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There are plenty of people who want a change in lifestyle, even to quit their jobs and head into the countryside to start again, but it isn't part of Japan's corporate culture to just leave in mid-car

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Takeshi Katsumata, 55, a farmer in Kiyosato, Hokkaido. He has all but accepted that when he retires, he will lose his 30-hectare farm, where his family has grown potatoes and other crops for three generations. Kiyosato is one of more than 60,000 Japanese towns, at risk of death through depopulation. (The Guardian)

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'Got some news for you: Most of us don't know how to do it anywhere else, either.

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I've done it, so I'll be happy to share what I know. I did 20 years as a successful software developer working insane hours, but getting paid pretty big bucks. I had the big house, the fancy car, the big flat screen TV, the works. I chucked it all and moved to rural Japan to teach English. I make enough money to live. My living arrangements have been described as "containing the essential elements to sustain life". I gave up all my friends, all my possessions and my family.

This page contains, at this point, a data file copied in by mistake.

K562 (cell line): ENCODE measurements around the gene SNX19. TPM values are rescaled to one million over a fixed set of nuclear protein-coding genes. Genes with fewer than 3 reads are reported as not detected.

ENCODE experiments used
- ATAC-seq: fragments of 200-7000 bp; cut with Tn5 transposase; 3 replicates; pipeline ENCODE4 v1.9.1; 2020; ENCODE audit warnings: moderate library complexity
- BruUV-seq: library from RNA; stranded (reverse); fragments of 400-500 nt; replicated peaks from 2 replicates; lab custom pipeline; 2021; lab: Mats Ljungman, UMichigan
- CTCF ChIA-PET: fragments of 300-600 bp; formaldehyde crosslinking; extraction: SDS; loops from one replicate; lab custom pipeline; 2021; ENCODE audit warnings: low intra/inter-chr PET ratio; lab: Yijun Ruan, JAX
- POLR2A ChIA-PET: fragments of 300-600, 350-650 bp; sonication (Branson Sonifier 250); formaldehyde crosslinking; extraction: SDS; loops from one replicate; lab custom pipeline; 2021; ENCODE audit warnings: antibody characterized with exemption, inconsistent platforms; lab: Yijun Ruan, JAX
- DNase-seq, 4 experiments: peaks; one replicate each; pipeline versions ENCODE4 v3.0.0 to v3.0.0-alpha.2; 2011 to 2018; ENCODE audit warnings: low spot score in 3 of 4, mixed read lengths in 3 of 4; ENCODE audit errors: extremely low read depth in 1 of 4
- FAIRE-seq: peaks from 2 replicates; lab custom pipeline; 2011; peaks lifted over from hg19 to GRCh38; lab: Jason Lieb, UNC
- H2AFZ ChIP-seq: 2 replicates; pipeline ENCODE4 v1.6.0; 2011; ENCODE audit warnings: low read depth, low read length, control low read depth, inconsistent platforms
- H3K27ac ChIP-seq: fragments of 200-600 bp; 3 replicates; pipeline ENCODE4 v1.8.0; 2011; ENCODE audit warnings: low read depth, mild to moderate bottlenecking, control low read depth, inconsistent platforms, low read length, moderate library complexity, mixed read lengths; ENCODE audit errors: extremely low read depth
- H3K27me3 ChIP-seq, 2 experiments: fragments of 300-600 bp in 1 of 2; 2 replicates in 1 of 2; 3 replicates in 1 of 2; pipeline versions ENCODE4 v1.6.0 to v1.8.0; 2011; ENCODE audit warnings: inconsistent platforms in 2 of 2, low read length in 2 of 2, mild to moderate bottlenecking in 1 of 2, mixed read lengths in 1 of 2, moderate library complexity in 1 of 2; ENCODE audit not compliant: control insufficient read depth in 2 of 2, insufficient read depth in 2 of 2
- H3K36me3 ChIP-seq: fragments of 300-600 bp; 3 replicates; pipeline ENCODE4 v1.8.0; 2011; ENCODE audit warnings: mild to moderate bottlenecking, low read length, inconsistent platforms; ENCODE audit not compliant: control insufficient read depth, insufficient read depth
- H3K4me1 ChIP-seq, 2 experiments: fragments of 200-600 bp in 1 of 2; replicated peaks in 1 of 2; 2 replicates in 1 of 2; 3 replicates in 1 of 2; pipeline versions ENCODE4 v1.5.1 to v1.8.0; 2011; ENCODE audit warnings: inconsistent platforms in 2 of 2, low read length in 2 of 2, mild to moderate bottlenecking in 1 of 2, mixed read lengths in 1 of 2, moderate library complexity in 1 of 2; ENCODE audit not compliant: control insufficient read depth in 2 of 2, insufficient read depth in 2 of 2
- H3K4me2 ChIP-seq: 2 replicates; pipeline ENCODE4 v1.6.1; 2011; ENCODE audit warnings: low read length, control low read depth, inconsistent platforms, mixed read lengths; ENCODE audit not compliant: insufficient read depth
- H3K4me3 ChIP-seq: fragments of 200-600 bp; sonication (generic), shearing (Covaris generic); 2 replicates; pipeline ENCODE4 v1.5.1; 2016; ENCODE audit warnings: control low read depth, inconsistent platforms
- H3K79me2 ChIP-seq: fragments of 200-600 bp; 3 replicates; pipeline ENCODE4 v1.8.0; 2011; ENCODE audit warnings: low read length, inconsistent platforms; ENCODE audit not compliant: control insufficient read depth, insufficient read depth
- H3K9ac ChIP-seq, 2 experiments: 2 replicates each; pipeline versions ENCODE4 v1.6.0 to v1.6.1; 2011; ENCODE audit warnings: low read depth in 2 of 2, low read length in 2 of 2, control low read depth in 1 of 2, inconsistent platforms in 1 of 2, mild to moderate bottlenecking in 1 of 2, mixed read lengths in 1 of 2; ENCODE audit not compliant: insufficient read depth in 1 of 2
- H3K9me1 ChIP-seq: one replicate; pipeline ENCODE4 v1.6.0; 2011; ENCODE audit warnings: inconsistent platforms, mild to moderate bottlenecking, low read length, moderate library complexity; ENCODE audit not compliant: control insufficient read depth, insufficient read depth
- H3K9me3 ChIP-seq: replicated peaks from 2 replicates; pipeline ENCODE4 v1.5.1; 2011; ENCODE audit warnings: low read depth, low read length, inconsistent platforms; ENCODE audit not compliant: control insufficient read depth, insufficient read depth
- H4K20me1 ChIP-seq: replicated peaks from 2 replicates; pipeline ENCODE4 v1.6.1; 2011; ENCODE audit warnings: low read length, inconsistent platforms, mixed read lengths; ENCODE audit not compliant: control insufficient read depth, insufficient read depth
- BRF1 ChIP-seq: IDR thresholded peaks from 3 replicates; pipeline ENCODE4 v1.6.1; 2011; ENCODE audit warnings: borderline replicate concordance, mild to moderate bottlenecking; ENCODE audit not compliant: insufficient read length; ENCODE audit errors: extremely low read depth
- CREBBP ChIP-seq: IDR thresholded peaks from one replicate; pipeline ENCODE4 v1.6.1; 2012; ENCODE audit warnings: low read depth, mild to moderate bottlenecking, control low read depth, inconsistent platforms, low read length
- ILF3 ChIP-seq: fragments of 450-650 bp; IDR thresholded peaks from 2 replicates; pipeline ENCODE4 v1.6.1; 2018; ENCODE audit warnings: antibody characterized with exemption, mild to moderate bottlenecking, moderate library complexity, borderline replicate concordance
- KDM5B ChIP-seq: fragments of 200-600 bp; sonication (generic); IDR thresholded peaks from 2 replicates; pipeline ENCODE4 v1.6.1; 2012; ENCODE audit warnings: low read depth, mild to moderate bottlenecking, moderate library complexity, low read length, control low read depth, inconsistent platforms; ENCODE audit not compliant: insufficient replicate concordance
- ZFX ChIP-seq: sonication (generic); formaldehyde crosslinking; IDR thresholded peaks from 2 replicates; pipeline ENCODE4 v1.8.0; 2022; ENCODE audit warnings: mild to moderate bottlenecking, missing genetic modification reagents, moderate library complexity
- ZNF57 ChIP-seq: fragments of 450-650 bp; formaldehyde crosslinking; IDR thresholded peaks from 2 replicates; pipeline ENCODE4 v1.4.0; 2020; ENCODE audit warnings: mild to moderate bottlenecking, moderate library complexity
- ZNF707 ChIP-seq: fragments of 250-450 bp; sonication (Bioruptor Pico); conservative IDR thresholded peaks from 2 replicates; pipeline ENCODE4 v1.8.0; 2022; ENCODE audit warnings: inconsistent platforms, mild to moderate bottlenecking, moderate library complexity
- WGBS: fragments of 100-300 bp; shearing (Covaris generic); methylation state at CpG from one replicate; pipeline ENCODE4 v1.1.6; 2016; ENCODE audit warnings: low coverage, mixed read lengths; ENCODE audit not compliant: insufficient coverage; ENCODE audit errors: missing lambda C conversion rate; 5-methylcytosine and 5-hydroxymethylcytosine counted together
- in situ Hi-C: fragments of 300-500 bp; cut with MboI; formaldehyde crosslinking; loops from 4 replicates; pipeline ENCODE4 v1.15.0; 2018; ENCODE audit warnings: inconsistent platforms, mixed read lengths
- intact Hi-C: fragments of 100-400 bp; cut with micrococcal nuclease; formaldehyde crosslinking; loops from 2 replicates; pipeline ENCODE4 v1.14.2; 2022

But when you take something away, something will always come to fill in the void. Despite "having everything" I wasn't happy with my life(style). So I left it. It was very painful. Even now, more than 2 years later, it can still be painful. But I'm happy too -- something I wasn't before.

So to those who want to start again, here is my advice: just let go. That's all you need to do. And go with all your heart towards whatever comes to fill the void.

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My Jfriend a designer with a degree will resign her job and move to Yamanashi. 46 year old woman and would like to start helping the farmers while enjoying a more relaxed life. Single mother, gave the daughter the best of eduaction and now she is tired of the mad life in Tokyo. Many will follow suite when they see the importance of quality life.

Well done Mikechar.

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